Amy Plymat could be described as a hunter-gatherer. The rural Johnston woman collects furniture, tools, garden supplies, and much more – all free for the taking during various curbside clean-ups when residents can throw out larger items that don't fit in a trash can.
Amy Plymat, Johnston: "It's one of those things where initially when friends hear you say you're going out on spring clean up and they're like, you're kidding you actually go through people's junk that they throw out? And I say yes. It was fun. Secondly, It was a very inexpensive way to get useful items. I'm a market gardener and sell plants and flowers at the Farmers Market in downtown Des Moines. And once I figured out I could get perfectly good garden hoses on Spring clean-up, I quit buying hoses."
It may come under the heading of one person's trash is another person's treasure … as Plymat not only takes what she needs, but has found a market for what she doesn't. That market is in Des Moines' East Village store called "Found Things".
Amy Plymat, Johnston: "And I thought wow, "Found Things" that's just exactly what I'm into and started picking up things I thought she might like to buy. And it's sort of one of kind finds and so you know I thought pick up nice little pieces of furniture and things that."
Plymat now rents her own space in the basement of the shop. But not every found thing she brings home is a keeper.
Amy Plymat: "My garage is sort of a mess and I do try to clean it out once a year and purge stuff. And so some stuff actually goes to the landfill that I've picked up, but I think I gave it a reprieve for a little while."
When items eventually leave Plymat's curb as garbage … they become part of the 550,000 tons of trash a year that comes to the Metro Waste Authority, just east of Des Moines. The trash is delivered to cell "A" – part of a 2007, $11 million dollar, 28-acre landfill expansion. That's a per acre cost of $100,000 – for garbage.
Michael Fairchild, Operations Manager, Metro Waste Authority, Mitchellville: "There's 13 cells in the phase 2 expansion. Cell "A" consists of 28 acres of clay and composite liner. The composite part of the system is a 60 mil high-density polyethylene of plastic with a geo-textural fabric and then there's one foot of pea gravel placed on the composite liner for a drainage system.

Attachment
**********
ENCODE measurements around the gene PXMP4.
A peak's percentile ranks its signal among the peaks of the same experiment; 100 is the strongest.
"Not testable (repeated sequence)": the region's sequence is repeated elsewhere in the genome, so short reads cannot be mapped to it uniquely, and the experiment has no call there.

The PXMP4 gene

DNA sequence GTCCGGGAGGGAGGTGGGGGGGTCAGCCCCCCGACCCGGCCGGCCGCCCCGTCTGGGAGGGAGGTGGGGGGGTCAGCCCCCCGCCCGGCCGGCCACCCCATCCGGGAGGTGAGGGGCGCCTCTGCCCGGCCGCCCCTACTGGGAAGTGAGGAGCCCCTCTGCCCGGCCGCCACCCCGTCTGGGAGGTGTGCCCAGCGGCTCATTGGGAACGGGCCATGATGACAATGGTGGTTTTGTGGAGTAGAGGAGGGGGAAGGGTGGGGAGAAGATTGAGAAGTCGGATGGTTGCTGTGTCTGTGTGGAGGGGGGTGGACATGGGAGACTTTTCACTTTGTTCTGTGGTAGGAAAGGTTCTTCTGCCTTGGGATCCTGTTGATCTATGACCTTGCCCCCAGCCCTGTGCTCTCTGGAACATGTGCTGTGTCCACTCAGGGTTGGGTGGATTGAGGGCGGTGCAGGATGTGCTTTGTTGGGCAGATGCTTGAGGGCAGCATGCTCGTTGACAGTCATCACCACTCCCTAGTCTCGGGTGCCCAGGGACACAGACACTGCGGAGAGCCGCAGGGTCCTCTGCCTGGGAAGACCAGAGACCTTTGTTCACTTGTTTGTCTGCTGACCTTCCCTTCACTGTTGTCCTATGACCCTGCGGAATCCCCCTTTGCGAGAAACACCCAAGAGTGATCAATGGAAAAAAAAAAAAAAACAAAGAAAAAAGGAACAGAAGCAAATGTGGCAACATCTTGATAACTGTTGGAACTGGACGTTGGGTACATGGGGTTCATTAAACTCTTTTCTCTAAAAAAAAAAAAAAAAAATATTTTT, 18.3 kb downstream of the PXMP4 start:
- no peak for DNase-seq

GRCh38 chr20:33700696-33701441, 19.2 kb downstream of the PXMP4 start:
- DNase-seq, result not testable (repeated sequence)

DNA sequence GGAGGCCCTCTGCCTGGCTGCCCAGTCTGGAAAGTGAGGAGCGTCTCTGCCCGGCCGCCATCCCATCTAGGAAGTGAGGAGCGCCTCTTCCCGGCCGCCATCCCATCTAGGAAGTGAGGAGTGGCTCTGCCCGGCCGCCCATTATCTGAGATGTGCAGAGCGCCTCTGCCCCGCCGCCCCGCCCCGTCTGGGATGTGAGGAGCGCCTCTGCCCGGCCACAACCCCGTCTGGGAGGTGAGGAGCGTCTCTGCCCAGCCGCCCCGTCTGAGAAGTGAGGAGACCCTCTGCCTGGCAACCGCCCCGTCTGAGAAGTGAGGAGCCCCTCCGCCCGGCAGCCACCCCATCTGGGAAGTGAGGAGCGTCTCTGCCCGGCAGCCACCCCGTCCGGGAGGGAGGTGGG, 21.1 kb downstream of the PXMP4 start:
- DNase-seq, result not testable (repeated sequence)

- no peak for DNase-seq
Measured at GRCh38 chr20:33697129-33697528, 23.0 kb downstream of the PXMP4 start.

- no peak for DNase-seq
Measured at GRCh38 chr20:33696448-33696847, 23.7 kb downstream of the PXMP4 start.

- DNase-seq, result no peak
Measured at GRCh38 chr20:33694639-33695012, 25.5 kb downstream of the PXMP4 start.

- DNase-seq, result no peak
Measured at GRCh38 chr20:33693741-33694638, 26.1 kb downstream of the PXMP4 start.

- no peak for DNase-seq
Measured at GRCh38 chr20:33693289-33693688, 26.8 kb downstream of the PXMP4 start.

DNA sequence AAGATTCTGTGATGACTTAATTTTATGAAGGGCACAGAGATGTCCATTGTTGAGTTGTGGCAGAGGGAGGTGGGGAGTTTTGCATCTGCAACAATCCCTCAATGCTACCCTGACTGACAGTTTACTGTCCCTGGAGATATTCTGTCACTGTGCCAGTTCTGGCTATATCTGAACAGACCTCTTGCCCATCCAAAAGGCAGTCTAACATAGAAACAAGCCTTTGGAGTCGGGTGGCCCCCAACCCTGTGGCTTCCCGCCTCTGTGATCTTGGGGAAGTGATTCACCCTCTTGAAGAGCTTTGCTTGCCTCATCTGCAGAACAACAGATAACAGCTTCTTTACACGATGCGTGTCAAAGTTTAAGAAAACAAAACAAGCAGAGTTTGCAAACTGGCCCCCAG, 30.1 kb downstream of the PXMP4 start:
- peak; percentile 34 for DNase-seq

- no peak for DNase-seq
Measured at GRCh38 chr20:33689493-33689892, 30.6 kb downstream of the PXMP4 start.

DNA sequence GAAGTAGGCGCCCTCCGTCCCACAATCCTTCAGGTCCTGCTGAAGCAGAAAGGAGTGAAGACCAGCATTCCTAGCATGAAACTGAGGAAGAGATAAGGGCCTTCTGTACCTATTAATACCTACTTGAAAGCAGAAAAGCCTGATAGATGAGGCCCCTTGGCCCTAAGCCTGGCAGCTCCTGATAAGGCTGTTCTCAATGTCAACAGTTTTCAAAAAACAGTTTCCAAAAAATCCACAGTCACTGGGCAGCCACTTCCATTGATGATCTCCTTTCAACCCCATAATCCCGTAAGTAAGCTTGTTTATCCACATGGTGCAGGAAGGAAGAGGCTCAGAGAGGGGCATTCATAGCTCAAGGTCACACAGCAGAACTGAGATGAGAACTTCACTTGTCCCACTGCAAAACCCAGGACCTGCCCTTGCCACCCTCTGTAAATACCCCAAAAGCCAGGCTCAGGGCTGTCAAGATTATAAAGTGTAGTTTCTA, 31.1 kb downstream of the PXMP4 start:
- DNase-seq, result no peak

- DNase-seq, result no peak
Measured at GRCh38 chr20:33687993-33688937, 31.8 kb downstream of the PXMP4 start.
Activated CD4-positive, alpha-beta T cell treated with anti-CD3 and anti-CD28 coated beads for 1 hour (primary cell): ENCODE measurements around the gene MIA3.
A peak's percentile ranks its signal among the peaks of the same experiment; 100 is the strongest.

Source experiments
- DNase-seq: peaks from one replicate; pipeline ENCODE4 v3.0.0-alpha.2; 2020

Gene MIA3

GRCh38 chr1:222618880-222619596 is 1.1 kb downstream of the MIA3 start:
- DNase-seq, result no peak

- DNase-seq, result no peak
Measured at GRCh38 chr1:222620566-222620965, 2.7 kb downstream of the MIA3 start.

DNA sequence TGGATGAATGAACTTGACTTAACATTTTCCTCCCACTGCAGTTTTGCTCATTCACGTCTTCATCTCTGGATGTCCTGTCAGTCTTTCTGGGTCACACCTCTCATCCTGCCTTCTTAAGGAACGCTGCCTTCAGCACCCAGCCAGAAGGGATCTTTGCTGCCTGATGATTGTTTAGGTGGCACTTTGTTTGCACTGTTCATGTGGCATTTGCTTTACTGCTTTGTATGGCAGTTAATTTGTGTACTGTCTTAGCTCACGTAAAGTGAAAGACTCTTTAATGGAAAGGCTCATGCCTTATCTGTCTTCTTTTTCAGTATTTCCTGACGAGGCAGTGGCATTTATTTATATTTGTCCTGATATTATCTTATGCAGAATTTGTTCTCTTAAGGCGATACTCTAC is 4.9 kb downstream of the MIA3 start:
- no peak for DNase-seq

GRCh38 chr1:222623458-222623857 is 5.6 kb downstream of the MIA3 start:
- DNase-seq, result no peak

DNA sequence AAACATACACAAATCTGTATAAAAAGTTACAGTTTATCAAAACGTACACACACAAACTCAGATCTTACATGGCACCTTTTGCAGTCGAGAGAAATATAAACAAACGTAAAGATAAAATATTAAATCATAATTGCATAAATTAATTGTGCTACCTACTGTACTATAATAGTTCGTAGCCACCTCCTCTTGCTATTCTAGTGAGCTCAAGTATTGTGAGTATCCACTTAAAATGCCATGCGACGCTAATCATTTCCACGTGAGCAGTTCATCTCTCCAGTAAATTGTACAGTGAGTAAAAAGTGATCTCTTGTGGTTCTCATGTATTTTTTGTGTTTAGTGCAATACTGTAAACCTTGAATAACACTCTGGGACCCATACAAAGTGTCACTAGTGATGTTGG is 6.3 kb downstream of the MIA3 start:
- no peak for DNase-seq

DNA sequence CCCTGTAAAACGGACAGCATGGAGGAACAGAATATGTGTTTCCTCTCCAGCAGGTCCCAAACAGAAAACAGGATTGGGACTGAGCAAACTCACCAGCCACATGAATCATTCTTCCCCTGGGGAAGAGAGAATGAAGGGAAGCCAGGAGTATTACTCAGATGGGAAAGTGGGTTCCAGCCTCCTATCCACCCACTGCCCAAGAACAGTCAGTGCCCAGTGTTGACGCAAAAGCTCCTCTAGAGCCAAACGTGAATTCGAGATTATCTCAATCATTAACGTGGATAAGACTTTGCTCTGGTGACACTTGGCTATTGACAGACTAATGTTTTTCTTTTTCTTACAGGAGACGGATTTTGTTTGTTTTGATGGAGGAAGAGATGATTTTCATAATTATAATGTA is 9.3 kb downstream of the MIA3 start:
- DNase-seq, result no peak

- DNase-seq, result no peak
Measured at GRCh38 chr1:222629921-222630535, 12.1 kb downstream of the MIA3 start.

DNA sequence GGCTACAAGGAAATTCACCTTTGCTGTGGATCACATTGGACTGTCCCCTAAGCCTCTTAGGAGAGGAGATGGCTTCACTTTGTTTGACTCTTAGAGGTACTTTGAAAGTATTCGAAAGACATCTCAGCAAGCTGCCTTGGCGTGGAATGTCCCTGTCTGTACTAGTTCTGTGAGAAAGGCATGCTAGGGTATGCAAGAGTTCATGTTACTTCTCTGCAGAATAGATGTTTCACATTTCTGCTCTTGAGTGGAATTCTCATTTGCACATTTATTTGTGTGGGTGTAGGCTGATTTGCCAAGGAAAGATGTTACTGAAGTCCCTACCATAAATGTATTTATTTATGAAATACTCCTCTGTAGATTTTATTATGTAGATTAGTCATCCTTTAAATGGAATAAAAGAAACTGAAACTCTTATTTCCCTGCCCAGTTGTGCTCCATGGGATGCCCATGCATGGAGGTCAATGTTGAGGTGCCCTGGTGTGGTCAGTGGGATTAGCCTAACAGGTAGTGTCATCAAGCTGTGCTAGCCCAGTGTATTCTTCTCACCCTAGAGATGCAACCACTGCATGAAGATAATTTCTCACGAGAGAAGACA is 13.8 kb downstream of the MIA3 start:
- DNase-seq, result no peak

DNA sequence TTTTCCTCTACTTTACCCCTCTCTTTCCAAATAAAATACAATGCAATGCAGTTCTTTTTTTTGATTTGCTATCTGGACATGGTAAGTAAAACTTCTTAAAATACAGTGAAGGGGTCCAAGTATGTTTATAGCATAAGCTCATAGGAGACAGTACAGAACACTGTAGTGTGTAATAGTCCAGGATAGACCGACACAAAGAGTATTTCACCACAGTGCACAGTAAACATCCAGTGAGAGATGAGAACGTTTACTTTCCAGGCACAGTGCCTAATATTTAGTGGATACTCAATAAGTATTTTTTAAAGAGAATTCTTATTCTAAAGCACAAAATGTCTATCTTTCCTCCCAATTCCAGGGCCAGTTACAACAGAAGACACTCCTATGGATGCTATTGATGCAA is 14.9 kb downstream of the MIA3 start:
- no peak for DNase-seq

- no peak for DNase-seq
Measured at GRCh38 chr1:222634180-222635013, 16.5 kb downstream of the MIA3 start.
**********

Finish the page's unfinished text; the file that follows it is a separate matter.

It is an elaborate set-up for an area that is expected to be filled to capacity in just 3 to 4 years. Once the trash is compacted, buried and full -- it will be capped, but not forgotten. There will be 30 years of continual monitoring of air and groundwater to ensure today's garbage doesn't impede tomorrow's environmental quality.
In addition to monitoring, the landfill built 12 acres of wetlands to filter wastewater, created when rainwater seeps through the garbage. Plants remove contaminants and after treatment of the water, it is sprayed on a construction prairie.
The facility also partners with Waste Management of Iowa, a company that extracts methane from the buried trash to produce enough electricity for nearly 10,000 homes.
Efforts to recycle and reuse are being done on many levels ... including business and industry, which accounts for more than 70% of the trash in the Des Moines area landfill – and 80% of the landfill waste in Cedar Rapids.
But there are attempts by businesses to reduce waste. For example, Rockwell Collins, headquartered in Cedar Rapids – sends its packaging material to nearby Goodwill Industries, where workers separate what is salvageable and then sends it to be recycled or returns it to the company for reuse. The company says over a 14 year period, measured in tons per $100 million in sales; it has reduced its solid waste to the landfill by 70 percent.